Although organizational changes are common in business, few of these changes are decided based upon clearly defined organizational goals (Hilmer & Donaldson, 1996). Making structural changes may not be the best approach to improve performance, given that organizational changes are disruptive to the organization (Day, Lawson, & Leslie, 2003). Instead of following prevalent management fads, organizational leaders need to evaluate carefully any potential changes for their situation and objectives before embarking on a disruptive change. The purpose of this study is to determine the effectiveness of an organizational change in which the defined goals were to create more empowered employees and business partners who experienced a better level of service from their IT team. This study gathered both quantitative and qualitative data from employees and from the business partners they served. A Likert-scaled survey and qualitative interviews were used to gather data from IT employees and their business partners. These methods captured impressions, feelings, and observations from the IT group regarding increased employee empowerment, better partnership with the business, and overall improved service delivery following the change. This study focused on a structural change to improve customer alignment for an IT team within a large media conglomerate. Of the 23 IT managers and contributors polled, 10 responded. Additionally, 4 IT employees and 2 business partners completed the qualitative interviews. The survey was analyzed using descriptive statistics, while the interviews were reviewed through content analysis. The majority of the IT responses were at least 50% positive regarding increased clarity of goals, more effective partnership, level of IT service, and increased empowerment of IT employees. When specifically asked about their overall satisfaction with the organizational change, 90% of responses were favorable. This case study found that both the IT employees and business partners perceived there was improvement through the organizational change but voiced that there needs to be continued feedback and adjustments to address new issues. This study represents preliminary results because of limitations of the small sample size, a focused case study that may not be transferable to other organizations, and potential researcher bias based on former knowledge of the organization.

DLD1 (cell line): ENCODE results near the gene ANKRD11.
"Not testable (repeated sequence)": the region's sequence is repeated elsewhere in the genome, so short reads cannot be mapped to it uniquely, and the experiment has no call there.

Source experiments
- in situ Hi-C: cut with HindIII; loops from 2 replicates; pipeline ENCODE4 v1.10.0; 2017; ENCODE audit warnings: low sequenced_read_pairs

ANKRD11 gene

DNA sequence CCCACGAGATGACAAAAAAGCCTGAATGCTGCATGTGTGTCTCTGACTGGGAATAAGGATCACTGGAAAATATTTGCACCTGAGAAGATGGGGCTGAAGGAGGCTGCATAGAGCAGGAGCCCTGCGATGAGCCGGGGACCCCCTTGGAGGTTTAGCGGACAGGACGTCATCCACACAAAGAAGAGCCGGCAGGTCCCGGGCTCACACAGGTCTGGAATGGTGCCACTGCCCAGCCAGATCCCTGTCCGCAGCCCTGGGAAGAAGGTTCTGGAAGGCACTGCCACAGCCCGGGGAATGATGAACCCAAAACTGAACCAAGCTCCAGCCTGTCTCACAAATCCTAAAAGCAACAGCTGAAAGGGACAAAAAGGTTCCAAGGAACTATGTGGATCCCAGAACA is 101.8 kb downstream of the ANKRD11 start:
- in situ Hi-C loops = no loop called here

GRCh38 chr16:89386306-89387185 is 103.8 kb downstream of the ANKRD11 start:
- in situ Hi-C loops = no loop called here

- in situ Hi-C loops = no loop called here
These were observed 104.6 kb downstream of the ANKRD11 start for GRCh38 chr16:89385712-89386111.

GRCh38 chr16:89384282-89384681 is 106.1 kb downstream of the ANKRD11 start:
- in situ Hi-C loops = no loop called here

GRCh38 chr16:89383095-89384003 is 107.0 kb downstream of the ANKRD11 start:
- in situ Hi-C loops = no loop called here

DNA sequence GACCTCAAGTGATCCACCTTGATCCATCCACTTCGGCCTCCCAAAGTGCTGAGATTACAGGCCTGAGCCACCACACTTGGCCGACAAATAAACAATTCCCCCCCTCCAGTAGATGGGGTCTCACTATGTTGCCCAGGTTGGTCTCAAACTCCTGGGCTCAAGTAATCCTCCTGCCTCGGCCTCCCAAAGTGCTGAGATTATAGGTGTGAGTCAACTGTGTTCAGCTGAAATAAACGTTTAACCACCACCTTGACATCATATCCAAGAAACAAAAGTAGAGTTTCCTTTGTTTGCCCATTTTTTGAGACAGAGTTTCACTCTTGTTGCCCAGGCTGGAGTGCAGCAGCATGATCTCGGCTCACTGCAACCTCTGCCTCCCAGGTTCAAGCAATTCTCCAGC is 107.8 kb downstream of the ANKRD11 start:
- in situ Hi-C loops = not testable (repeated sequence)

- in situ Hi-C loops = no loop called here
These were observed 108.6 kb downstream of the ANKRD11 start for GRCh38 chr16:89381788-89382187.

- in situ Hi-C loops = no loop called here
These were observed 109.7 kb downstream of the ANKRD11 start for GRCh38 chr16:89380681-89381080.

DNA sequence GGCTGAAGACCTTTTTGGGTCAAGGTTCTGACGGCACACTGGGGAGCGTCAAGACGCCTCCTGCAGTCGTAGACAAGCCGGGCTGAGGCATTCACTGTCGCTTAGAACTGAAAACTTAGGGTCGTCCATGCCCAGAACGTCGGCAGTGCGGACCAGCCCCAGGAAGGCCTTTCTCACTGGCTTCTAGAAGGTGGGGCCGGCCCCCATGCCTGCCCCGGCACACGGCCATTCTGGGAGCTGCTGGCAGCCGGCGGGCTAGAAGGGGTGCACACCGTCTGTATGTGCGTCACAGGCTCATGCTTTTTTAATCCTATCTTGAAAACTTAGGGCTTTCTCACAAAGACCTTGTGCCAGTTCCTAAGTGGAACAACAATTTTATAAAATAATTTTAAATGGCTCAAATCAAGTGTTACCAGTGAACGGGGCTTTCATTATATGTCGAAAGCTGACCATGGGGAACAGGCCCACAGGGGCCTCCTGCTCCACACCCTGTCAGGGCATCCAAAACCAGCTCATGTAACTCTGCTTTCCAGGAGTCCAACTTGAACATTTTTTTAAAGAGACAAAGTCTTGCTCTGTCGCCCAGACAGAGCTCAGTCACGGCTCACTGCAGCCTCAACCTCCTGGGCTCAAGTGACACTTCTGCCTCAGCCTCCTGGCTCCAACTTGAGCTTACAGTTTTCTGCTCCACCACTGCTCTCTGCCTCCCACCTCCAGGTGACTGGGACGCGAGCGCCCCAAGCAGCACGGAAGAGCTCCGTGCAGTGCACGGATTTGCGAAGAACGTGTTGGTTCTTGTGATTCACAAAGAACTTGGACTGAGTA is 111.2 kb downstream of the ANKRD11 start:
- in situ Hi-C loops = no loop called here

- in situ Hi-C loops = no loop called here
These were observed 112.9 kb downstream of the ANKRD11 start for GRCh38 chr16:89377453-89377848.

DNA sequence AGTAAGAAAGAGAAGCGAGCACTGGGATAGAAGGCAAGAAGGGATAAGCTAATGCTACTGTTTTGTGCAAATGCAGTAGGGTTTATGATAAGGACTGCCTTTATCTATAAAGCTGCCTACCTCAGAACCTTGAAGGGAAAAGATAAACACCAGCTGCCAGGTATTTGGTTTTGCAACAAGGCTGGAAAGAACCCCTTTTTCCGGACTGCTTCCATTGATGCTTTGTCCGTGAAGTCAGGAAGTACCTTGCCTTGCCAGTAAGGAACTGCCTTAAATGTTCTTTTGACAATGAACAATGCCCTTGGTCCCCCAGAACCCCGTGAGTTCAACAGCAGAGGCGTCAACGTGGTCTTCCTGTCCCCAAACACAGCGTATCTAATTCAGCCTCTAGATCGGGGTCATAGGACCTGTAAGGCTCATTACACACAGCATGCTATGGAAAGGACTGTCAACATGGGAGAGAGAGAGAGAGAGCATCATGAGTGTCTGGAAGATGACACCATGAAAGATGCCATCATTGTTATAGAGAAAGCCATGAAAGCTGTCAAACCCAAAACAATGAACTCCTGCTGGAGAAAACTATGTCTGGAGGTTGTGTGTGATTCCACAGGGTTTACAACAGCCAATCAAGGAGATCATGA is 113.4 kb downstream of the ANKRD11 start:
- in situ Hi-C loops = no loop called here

Library of Congress Subject Headings

Organizational change; Employee empowerment; Research projects (MSOD)

Date of Award


School Affiliation

Graziadio Business School



Degree Type


Degree Name


Faculty Advisor

Feyerherm, Ann;